Viacom, hardly the most popular programming content provider among small U.S. cable operators, is spending $757 million to buy a little love on the other side of the ocean.
The owner of MTV and Comedy Central, among other cable channels, said in a press release it would fork out more than three quarters of a billion dollars to acquire Channel 5 Broadcasting, "one of British television's biggest brands and the only commercial public service broadcaster to consistently grow viewership share in recent years."
Viacom has been in the news--and not in a positive way--in the U.S. recently after cutting a new programming deal with the National Cable Television Cooperative (NCTC), the buying group for small cable operators. The terms of the deal led some small operators--led by Cable One--to drop Viacom channels. Viacom in turn blocked Cable One subscribers from accessing its channels online.
Viacom enters the U.K. market without that baggage and with the opportunity to perhaps expand its British-built content back across the Atlantic to U.S. consumers.
"This deal will dramatically increase Viacom's investment in content produced in the U.K. which has a widely admired public service broadcasting culture and a globally influential production sector," Viacom President-CEO Philippe Dauman said in the press release. "We look forward to partnering with local producers to introduce more U.K.-created content to global audiences and will continue to explore opportunities in the U.K. both in the free-to-air and pay television markets."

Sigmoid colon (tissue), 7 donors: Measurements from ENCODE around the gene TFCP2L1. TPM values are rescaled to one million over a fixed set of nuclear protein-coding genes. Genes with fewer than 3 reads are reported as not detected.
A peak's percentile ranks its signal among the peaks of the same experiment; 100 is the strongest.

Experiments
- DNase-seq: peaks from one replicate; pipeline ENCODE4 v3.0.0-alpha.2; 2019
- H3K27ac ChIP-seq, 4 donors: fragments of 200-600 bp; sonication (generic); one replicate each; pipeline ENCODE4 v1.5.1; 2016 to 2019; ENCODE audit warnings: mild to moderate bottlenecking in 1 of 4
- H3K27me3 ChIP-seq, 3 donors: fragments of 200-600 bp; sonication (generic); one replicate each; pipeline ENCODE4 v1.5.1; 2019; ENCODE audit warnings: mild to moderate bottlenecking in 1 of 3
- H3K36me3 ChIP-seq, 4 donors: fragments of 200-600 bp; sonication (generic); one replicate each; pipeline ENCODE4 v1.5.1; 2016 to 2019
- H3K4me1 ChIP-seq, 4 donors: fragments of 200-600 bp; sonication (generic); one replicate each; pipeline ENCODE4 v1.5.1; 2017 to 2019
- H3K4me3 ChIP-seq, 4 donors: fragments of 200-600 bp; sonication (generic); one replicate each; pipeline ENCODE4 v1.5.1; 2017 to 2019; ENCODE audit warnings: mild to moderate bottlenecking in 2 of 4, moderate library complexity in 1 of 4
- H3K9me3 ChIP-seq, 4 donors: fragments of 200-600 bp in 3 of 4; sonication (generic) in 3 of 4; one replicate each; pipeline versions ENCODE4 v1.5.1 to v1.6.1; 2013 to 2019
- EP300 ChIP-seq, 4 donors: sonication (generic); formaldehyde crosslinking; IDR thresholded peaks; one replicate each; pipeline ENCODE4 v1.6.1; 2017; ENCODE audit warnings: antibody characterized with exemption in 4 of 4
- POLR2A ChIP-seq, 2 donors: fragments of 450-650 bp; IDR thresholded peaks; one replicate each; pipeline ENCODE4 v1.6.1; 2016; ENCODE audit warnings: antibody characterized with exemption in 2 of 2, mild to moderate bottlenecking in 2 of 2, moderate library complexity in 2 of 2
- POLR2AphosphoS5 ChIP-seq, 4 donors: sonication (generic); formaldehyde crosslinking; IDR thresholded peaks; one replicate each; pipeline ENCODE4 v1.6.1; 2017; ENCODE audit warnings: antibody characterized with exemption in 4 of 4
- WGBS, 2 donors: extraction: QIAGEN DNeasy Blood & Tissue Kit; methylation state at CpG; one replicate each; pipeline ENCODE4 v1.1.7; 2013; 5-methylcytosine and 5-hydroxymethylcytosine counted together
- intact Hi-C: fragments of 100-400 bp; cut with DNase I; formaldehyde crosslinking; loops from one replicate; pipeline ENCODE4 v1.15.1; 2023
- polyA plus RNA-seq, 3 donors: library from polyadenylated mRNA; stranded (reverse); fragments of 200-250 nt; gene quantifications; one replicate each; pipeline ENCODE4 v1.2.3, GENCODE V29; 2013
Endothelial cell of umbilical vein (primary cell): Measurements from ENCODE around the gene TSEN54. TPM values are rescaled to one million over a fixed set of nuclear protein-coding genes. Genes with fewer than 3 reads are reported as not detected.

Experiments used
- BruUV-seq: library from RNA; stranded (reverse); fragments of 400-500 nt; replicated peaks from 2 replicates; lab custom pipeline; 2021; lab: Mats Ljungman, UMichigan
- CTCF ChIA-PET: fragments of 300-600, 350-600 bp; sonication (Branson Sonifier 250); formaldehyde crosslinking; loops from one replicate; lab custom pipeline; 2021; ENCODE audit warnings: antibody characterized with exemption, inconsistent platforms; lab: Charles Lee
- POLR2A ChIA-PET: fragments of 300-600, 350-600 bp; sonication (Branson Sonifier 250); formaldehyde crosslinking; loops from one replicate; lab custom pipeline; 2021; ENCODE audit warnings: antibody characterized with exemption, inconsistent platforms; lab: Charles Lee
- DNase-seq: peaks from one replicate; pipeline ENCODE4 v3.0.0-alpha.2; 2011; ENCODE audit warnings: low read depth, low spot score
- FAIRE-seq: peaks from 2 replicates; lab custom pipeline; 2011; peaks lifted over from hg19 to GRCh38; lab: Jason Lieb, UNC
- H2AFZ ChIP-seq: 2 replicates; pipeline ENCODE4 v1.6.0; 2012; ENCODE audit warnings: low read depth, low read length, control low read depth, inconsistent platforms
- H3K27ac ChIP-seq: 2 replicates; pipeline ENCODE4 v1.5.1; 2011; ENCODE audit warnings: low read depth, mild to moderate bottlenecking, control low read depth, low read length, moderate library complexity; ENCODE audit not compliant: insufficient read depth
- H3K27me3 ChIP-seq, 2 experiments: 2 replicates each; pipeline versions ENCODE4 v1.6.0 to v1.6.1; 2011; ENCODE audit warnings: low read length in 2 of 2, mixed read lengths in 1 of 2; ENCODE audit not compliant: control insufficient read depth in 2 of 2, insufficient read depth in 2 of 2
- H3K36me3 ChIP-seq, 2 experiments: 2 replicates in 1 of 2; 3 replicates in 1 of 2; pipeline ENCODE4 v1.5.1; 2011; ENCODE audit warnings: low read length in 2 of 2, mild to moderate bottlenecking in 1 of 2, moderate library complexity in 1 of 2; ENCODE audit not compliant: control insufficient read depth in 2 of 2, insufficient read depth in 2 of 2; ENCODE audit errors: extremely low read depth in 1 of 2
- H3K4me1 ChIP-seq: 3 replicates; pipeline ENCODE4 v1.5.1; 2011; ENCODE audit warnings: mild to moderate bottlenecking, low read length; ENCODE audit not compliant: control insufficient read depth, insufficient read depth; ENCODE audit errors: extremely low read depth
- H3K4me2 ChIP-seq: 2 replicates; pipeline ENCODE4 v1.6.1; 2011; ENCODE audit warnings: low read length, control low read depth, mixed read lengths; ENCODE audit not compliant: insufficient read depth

Concurrent with the acquisition, Viacom also announced fiscal second quarter earnings revenues of $3.17 billion; a 1 percent year-over-year increase that the company said reflected "higher affiliate fees and advertising revenues."
"Our media networks remain in high demand, commanding a premium position with advertisers and achieving significant continued growth with both traditional and emerging distribution partners," Dauman said in an earnings press release.
The company did not break out earnings attributable to affiliate fees, but did note that a 3 percent increase in operating income to $872 million was attributable "primarily to higher media networks revenues."
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